One Arabian Night
There are a thousand and one reasons why there can be no future for a palace eunuch and a harem-bound concubine, but as Murad knows all to well, the heart wants what the heart wants, even when their forbidden love would mean death to them both if they were discovered. He can't even love her the way a man should love a woman.
Or can he?
After all, Istanbul is full of many strange and wonderful magics.
This is a bit of a departure for me. Not only is it a short story, which I seldom to, but it's not set in the contemporary world and it's not written with my normal humor, but it's been kicking around for a long time on my computer, and I decided, "What the heck? I might as well put it out there." It is a reflection of my love of a good fantasy story where things like magic happen. Maybe one of these days I'll write more fantasy.
The shop interior was cool—at least by comparison to the street outside—and dimly lit. Small, as most shops were, the plank counter split the space in half, the few feet in front for patrons no deeper than the space behind it. The dark blue and brown of the bottles shelved behind the counter camouflaged their contents. Even though he could read Arabic, as well as Spanish, Italian, French, and a little English, the symbols that marked the bottles meant nothing to Murad. But the shop owner, who was undoubtedly illiterate but well versed about herbs and simples, would understand them.
The beaded curtain to the left that separated the backroom from the front split to allow an old man to enter. He moved to the center of the counter. “How may I serve you, sahib?”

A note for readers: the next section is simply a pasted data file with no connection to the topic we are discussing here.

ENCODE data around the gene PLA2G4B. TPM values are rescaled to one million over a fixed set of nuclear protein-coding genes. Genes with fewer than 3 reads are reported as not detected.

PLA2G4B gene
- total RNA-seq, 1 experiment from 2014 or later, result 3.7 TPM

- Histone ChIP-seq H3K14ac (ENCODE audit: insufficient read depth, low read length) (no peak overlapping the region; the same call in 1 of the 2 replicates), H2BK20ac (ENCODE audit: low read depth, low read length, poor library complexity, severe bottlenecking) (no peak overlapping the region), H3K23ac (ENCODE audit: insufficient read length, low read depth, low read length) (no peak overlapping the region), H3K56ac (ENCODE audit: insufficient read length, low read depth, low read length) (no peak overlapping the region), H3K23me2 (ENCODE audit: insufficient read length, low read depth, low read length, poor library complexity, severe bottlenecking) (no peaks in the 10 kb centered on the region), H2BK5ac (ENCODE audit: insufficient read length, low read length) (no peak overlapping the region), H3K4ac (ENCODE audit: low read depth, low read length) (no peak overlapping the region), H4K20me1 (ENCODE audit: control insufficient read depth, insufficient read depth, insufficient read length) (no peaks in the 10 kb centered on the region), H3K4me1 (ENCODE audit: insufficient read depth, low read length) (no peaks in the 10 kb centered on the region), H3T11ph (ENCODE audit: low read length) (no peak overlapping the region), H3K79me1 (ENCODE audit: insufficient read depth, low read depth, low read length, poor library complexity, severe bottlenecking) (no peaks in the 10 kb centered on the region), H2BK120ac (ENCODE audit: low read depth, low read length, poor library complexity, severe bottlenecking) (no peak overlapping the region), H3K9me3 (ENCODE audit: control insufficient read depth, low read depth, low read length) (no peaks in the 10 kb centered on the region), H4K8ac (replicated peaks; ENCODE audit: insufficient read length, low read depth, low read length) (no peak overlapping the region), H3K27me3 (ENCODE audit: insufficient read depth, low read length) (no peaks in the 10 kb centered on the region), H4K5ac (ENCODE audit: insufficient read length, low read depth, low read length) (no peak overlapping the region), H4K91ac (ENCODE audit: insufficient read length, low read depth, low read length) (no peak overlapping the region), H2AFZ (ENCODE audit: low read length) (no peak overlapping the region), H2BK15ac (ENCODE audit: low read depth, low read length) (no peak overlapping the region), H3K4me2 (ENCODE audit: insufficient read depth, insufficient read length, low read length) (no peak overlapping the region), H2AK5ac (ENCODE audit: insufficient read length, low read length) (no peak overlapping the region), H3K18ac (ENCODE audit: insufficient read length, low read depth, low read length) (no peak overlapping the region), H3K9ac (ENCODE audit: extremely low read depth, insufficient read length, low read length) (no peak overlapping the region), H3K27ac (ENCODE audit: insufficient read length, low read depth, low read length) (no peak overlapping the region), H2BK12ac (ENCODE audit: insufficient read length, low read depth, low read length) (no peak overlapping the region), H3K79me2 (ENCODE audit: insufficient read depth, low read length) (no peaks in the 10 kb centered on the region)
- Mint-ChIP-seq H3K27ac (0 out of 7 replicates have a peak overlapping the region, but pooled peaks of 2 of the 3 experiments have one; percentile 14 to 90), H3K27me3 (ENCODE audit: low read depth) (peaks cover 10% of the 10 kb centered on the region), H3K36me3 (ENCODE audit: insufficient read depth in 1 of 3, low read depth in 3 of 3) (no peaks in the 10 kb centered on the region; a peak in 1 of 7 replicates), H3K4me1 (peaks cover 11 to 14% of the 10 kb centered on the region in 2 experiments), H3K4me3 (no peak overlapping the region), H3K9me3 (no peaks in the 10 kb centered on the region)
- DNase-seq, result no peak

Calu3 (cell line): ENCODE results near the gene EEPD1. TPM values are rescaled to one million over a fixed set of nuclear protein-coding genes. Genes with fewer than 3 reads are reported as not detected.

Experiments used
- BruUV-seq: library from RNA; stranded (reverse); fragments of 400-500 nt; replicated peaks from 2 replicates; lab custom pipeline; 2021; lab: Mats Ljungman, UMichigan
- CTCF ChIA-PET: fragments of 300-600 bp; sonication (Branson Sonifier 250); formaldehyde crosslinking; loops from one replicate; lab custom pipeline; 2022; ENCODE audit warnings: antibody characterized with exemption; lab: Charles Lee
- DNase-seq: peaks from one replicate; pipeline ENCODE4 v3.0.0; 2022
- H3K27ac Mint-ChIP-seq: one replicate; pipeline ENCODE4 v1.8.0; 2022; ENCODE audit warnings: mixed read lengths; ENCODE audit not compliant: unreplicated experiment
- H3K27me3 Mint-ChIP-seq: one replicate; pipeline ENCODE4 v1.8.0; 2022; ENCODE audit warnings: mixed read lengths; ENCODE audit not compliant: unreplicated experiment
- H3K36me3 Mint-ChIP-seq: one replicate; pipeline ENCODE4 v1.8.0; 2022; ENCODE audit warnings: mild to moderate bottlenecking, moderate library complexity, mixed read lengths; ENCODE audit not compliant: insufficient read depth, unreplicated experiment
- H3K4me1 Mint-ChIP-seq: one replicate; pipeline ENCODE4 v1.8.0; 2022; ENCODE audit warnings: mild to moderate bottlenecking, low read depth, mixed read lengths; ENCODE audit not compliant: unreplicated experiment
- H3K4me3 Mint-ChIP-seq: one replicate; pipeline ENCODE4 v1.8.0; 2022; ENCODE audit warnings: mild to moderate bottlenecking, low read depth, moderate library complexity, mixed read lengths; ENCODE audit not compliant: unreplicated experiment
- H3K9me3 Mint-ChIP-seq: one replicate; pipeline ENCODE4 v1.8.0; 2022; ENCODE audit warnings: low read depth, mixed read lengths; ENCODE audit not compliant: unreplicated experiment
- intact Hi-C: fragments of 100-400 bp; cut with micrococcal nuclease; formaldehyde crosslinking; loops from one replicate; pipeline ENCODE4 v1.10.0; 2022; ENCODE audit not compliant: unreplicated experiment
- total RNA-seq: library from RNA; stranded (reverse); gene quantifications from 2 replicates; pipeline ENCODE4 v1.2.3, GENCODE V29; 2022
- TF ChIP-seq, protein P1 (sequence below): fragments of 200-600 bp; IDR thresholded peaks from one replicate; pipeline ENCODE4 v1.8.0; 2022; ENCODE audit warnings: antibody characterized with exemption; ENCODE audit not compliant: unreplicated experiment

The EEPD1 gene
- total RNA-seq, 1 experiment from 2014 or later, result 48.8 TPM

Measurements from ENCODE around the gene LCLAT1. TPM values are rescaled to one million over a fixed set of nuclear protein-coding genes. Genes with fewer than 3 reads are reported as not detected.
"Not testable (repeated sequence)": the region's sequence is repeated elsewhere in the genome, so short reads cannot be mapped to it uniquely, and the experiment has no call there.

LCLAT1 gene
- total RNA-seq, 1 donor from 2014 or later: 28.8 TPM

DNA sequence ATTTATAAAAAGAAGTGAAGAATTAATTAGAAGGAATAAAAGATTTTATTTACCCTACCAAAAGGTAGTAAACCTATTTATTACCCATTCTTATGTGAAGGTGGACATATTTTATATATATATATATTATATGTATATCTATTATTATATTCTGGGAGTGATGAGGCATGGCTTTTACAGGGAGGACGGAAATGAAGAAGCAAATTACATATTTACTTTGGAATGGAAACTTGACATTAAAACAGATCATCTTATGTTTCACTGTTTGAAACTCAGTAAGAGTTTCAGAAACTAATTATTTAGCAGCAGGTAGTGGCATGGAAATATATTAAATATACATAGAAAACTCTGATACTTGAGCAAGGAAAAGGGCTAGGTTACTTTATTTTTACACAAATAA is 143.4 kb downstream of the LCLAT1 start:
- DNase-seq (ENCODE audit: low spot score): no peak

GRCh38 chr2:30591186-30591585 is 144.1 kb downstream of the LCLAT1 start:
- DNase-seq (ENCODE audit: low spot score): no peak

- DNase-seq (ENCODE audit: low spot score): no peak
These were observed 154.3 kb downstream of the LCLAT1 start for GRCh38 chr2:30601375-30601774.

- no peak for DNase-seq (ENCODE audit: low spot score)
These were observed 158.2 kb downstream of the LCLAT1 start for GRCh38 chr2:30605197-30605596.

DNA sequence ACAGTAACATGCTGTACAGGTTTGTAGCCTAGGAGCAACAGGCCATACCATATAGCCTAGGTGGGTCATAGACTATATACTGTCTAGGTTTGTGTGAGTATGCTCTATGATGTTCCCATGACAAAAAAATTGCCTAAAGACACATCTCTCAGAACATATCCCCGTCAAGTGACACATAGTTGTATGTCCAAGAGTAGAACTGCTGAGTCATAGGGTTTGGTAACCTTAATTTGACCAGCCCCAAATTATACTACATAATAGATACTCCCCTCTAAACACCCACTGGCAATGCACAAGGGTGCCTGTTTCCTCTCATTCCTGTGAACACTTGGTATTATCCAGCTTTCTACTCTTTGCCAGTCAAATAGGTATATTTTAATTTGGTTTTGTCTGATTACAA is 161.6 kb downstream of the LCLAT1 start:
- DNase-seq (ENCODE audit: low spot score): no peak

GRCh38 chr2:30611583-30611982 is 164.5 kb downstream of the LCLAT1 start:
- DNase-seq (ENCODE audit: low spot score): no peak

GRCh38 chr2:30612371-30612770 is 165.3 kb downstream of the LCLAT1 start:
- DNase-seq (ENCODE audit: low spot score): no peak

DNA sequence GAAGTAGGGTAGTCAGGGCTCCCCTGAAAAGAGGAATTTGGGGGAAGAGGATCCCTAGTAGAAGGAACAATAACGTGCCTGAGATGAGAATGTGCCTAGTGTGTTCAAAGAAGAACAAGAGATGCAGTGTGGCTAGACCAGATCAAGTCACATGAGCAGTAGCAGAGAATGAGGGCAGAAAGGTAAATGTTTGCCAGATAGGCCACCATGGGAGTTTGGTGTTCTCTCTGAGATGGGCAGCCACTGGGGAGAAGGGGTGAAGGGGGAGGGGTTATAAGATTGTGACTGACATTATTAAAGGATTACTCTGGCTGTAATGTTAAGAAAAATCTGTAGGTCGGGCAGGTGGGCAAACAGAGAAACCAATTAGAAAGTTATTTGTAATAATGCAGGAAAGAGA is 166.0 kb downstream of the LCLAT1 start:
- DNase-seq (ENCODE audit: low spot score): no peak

Murad could not meet the man's eyes. He hadn’t expected a man, could not possibly explain to a man what he needed. He did not even have words prepared to explain what he needed to the woman. Flustered, he stuttered something unintelligible and backed, bowing slightly, toward the door, his hands pressed together, supplicating forgiveness for the interruption.
“Wait!” the man said. He parted the beaded strands and yelled, “Old woman!”
Murad held his breath until the woman came into the shop. She wore a silk feradge, a long square tunic that hung nearly to the ground, like a shapeless black cape with loose sleeves. Her face was hidden by a yashmak, the diaphanous veil of fine muslin binding her head like a bandage, over the forehead and across the lower part of her face, leaving only her eyes visible. Judging by those eyes, she wasn't as old as he expected. Small lines were just starting to etch themselves in the fine, fair skin at the corners, but those eyes . . . They were exotic. Blue with long, dark lashes under finely arched black brows. Whatever else the veil hid, she had once been an exceptional beauty.
But of course she had. She probably still was. Only the most beautiful of women resided in harems, and if what he’d been told was true, she had lived in a harem most of her life. The daughter of the old sultan, she had been married off to a pasha. At his death, she'd been offered to a lesser court official only to be released, at last, when he also died. She would understand the need that drove him.
If he could find the words.
Her eyes traveled from his face downward, then she inclined her body in the sketch of a bow, the gesture of a merchant to a patron. “How may I serve you, hadim?”